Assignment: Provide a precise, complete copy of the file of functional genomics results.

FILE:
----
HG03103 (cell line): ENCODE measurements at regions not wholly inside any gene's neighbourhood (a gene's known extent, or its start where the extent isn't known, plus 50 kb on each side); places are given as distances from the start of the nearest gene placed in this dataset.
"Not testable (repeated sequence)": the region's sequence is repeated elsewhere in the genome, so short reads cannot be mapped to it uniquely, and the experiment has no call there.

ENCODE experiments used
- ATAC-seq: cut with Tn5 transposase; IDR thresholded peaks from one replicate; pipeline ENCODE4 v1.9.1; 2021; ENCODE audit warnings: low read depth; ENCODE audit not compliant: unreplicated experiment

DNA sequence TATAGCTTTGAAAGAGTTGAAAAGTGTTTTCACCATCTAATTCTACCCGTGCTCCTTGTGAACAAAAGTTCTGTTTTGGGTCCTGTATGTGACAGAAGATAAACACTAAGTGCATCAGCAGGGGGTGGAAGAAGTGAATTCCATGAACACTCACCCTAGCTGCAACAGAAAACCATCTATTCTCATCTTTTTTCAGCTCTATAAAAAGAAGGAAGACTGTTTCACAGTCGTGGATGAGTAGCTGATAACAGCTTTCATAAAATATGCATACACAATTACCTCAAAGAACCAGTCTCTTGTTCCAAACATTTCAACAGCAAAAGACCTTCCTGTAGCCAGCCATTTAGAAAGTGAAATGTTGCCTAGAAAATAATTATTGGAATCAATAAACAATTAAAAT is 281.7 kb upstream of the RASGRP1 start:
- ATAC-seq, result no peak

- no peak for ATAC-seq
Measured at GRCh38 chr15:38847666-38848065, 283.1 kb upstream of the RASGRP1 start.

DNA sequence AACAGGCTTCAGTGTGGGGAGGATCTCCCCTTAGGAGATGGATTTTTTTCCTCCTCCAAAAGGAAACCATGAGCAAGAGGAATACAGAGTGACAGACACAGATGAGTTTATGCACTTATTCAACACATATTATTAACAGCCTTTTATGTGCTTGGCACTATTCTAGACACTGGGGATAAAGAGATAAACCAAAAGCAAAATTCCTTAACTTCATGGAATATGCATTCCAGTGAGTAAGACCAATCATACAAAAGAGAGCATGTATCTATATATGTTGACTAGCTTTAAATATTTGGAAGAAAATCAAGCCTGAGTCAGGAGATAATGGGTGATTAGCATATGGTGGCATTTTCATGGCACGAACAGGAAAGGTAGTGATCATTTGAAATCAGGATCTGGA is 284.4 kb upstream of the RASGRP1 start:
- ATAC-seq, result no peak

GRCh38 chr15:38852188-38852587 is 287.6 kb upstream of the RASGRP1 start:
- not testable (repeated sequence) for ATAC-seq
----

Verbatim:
HG03103 (cell line): ENCODE measurements at regions not wholly inside any gene's neighbourhood (a gene's known extent, or its start where the extent isn't known, plus 50 kb on each side); places are given as distances from the start of the nearest gene placed in this dataset.
"Not testable (repeated sequence)": the region's sequence is repeated elsewhere in the genome, so short reads cannot be mapped to it uniquely, and the experiment has no call there.

ENCODE experiments used
- ATAC-seq: cut with Tn5 transposase; IDR thresholded peaks from one replicate; pipeline ENCODE4 v1.9.1; 2021; ENCODE audit warnings: low read depth; ENCODE audit not compliant: unreplicated experiment

DNA sequence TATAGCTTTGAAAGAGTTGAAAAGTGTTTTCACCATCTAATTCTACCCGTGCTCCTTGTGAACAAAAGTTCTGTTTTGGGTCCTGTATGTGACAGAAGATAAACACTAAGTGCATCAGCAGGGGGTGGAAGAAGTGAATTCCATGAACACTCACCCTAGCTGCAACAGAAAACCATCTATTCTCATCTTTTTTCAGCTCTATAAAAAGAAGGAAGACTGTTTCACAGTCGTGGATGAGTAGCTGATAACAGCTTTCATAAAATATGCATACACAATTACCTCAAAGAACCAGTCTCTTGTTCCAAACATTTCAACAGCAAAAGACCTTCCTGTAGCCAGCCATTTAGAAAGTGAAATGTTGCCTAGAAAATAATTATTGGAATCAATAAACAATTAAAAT is 281.7 kb upstream of the RASGRP1 start:
- ATAC-seq, result no peak

- no peak for ATAC-seq
Measured at GRCh38 chr15:38847666-38848065, 283.1 kb upstream of the RASGRP1 start.

DNA sequence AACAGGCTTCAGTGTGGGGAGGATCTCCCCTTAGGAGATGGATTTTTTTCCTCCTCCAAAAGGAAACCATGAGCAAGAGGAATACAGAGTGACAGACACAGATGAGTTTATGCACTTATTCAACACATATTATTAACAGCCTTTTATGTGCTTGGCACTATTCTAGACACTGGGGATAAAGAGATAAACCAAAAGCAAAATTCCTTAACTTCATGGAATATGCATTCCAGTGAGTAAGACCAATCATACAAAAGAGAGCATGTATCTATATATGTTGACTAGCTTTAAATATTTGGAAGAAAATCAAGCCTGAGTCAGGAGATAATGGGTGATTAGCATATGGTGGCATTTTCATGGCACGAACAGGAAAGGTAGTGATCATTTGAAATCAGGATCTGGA is 284.4 kb upstream of the RASGRP1 start:
- ATAC-seq, result no peak

GRCh38 chr15:38852188-38852587 is 287.6 kb upstream of the RASGRP1 start:
- not testable (repeated sequence) for ATAC-seq